Saturday, 8 September 2012

The situation in Daraya, Syria

I don't really know if this belongs in my systems practice blog - but I don't really know where it belongs (actually, maybe this is a challenge with systems thinking... which section of the bookshop do you look? well, all of them!)

I've just finished reading a book called Dancing in the Glory of Monsters by Jason Stearns. It gives a complex overview of the wars that have consumed millions of lives in the Democratic Republic of Congo since 1994. The author states "one of the main goals of this book is to tackle 'Congo reductionism'" (Stearns 2011). It is a fantastic book that carefully examines all the factors that had a bearing on the decisions that were taken, and the behaviours of the individual actors throughout the period. I have an overwhelming desire to draw up a causal loop diagram! If I wasn't supposed to be writing an assignment for my studies, I would probably do this. The point I am making here is that I have a need to understand why people can behave in this way to other people. It is deep within me and has been with me since I first read Primo Levi's autobiography If this is a Man when I was about seventeen. This is important to me.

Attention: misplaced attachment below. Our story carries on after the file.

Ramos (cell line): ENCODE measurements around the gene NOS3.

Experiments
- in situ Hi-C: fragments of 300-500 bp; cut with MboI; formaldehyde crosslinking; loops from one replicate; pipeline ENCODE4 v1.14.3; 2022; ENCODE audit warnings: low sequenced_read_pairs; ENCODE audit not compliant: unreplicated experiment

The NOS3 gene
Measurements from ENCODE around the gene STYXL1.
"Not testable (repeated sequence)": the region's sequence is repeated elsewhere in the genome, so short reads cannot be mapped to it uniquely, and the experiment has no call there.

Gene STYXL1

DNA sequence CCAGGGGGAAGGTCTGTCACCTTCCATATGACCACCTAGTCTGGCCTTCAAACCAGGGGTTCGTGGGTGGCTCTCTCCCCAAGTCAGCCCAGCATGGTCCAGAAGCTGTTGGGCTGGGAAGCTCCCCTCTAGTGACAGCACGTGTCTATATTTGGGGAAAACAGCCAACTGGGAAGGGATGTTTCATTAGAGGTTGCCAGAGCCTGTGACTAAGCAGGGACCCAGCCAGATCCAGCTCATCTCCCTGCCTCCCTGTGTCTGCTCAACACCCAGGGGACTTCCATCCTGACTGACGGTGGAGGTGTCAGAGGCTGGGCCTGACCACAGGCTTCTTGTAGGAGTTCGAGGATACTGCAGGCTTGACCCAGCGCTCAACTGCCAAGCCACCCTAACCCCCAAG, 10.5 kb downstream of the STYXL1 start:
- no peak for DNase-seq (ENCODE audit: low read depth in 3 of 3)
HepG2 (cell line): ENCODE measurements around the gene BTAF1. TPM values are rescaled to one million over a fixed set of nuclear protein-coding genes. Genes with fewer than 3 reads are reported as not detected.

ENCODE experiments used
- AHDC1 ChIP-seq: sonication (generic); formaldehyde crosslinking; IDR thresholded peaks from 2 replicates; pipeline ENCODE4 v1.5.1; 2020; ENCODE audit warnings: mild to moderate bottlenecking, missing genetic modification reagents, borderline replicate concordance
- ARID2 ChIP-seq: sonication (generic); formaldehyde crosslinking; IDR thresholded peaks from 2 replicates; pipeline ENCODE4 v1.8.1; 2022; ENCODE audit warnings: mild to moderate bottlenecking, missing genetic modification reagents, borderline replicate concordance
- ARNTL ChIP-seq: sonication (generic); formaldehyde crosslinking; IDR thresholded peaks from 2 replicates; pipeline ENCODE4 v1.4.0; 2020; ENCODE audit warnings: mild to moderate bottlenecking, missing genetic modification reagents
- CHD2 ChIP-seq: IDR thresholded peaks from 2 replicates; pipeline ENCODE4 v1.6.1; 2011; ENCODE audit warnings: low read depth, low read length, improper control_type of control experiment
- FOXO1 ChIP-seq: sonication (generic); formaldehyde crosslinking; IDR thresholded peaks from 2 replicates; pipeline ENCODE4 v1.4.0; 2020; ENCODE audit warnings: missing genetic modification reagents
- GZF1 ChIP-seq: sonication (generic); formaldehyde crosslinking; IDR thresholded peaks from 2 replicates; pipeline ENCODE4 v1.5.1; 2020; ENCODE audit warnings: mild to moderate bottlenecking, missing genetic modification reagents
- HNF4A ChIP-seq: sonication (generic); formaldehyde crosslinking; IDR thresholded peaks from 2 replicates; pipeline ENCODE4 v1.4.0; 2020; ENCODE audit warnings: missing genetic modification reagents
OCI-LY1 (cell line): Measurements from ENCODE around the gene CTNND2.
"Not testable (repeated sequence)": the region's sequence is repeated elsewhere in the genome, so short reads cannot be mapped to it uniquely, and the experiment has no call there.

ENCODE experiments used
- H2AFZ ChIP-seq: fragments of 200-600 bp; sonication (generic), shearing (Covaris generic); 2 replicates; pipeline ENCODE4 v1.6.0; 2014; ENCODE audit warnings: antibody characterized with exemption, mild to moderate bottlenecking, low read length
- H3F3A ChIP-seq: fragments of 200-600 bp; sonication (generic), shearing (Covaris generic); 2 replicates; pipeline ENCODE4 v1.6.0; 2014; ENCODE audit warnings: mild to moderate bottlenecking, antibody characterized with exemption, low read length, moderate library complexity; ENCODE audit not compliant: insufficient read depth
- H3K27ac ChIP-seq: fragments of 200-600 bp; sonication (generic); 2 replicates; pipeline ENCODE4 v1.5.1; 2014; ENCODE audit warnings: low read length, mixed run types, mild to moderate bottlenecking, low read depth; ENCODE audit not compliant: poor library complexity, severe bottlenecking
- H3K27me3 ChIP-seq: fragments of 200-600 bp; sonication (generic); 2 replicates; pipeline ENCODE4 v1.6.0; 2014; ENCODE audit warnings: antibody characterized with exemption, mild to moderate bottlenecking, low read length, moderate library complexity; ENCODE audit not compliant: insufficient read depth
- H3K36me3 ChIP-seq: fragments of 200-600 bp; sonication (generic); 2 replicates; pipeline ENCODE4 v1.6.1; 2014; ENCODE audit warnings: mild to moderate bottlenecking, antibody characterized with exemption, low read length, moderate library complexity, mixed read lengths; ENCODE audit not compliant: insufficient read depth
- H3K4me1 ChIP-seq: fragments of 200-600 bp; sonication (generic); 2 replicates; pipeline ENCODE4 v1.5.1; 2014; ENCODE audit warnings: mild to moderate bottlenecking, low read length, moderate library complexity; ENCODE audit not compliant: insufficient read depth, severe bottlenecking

Anyway, with all of that fresh in my mind, this morning I turned to the newspaper to see what was happening in the world, and I read an article about a massacre in Daraya, Syria.

I am deeply ashamed to say that I  am almost oblivious to these things that are happening in Syria. Last week, more than 200 people were massacred, and I don't know about it, I don't understand it, and I don't even know how to go about understanding it.

I wonder whether I have a defence mechanism that kicks in, where my brain tries to protect me from the complexity of a situation, until it can be explained? I cannot really explain why I have avoided trying to understand the situation in Syria - I knew it was happening, but somehow it has remained as a peripheral issue that, until today, has not pricked my conscience.

I don't know what my conclusion is here - I just wanted to record my realisation that I ought to have done something, and I haven't.

No comments:

Post a Comment